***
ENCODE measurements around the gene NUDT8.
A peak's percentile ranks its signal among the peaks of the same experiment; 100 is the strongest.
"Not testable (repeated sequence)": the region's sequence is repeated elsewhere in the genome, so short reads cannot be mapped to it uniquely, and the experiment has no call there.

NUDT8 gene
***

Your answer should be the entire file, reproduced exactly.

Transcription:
ENCODE measurements around the gene NUDT8.
A peak's percentile ranks its signal among the peaks of the same experiment; 100 is the strongest.
"Not testable (repeated sequence)": the region's sequence is repeated elsewhere in the genome, so short reads cannot be mapped to it uniquely, and the experiment has no call there.

NUDT8 gene